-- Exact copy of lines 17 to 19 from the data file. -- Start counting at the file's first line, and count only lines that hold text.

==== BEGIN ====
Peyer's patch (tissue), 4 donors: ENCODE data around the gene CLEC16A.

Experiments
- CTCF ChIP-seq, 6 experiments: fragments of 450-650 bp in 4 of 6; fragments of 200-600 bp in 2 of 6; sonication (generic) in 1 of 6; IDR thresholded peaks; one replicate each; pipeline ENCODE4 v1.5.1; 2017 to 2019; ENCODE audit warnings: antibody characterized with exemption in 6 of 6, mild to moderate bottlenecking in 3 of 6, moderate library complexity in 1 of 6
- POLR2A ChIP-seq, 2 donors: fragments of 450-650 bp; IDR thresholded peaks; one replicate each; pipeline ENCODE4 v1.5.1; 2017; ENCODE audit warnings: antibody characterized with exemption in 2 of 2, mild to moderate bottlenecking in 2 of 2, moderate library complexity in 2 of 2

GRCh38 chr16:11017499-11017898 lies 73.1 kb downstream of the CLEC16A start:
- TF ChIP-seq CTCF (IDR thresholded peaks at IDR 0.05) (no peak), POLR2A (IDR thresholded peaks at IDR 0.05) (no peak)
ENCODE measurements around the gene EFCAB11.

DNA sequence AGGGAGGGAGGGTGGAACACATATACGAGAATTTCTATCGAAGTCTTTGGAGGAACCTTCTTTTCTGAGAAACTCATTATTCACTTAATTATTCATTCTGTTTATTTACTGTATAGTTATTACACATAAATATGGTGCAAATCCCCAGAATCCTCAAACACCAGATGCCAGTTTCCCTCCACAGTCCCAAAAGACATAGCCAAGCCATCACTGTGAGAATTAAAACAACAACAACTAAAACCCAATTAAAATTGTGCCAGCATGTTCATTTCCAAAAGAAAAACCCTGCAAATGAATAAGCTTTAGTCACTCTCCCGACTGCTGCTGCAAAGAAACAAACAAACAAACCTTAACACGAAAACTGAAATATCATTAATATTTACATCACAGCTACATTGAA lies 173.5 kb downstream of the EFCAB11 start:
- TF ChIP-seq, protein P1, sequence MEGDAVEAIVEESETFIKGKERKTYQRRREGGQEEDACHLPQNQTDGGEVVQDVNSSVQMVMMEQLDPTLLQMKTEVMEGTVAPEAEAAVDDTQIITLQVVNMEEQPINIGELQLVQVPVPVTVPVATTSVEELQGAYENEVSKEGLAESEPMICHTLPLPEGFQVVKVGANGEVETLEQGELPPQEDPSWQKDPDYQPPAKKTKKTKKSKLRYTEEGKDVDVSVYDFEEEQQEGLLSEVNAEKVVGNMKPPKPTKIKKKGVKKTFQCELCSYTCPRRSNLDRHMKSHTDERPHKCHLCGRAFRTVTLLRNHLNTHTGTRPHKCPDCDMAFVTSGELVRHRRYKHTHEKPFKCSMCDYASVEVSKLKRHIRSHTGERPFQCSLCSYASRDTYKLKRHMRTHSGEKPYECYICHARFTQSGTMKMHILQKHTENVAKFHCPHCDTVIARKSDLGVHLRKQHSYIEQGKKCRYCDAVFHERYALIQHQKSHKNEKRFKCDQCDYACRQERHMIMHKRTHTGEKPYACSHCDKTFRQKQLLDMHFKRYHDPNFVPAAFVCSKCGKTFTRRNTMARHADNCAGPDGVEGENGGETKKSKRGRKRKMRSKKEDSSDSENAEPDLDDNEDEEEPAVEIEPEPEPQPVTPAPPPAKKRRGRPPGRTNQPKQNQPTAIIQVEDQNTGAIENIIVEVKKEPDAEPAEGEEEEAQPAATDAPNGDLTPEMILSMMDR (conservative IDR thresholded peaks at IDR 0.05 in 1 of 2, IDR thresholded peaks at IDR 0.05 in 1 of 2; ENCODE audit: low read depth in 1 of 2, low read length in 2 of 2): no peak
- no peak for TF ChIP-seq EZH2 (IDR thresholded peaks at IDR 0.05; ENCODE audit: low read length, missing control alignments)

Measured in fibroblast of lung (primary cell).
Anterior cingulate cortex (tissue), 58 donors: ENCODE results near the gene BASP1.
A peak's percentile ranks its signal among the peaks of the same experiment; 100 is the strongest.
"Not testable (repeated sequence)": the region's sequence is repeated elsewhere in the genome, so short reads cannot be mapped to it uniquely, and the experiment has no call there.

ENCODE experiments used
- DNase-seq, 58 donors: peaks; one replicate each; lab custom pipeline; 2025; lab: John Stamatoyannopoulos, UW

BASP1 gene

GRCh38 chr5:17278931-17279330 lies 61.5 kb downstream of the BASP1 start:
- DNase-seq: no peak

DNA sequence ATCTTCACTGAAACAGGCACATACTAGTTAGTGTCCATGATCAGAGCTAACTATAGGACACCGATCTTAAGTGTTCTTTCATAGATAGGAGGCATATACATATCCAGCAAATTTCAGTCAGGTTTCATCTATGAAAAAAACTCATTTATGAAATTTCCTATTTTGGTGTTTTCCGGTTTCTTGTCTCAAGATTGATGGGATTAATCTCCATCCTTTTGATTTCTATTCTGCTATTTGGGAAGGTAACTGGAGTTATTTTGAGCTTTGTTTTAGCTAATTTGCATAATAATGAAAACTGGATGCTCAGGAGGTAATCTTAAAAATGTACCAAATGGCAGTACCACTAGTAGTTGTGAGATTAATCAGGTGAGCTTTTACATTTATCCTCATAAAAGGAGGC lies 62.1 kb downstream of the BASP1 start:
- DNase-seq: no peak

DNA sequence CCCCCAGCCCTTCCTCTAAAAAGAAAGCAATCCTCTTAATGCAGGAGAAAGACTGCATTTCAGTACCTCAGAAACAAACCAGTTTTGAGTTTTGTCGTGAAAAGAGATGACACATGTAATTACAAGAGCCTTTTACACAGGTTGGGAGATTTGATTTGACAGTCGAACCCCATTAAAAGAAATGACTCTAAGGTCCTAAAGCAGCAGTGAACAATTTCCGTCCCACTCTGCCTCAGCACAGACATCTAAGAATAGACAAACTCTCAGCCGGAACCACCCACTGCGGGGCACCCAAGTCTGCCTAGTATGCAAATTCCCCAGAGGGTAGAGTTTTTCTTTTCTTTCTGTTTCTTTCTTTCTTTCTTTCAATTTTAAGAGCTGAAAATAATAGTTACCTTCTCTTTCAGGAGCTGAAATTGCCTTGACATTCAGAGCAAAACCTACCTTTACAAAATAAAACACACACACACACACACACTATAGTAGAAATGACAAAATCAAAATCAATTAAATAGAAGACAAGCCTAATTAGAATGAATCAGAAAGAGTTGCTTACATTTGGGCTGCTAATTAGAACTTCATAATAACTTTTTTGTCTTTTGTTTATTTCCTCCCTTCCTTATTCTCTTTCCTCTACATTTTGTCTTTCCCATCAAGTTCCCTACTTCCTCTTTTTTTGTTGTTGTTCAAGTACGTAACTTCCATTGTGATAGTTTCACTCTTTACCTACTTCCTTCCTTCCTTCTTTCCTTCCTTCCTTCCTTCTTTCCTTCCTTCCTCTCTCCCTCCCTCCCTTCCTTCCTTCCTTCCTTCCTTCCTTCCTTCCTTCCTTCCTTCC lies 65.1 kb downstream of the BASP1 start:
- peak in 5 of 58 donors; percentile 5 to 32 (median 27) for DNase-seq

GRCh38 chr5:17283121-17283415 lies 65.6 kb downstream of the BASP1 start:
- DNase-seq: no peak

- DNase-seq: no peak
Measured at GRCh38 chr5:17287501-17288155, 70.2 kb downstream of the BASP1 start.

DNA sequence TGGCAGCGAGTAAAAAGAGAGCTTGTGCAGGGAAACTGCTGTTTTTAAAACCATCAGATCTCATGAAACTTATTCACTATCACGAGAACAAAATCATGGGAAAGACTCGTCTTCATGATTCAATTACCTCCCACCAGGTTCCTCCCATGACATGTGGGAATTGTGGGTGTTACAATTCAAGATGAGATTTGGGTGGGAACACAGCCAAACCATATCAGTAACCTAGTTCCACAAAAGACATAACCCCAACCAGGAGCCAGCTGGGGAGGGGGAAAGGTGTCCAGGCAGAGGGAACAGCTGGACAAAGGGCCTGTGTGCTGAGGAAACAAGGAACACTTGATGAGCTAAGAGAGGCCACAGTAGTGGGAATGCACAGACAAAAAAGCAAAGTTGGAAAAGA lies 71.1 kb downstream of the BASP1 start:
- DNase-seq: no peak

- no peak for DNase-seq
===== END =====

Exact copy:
BASP1 gene

GRCh38 chr5:17278931-17279330 lies 61.5 kb downstream of the BASP1 start:
- DNase-seq: no peak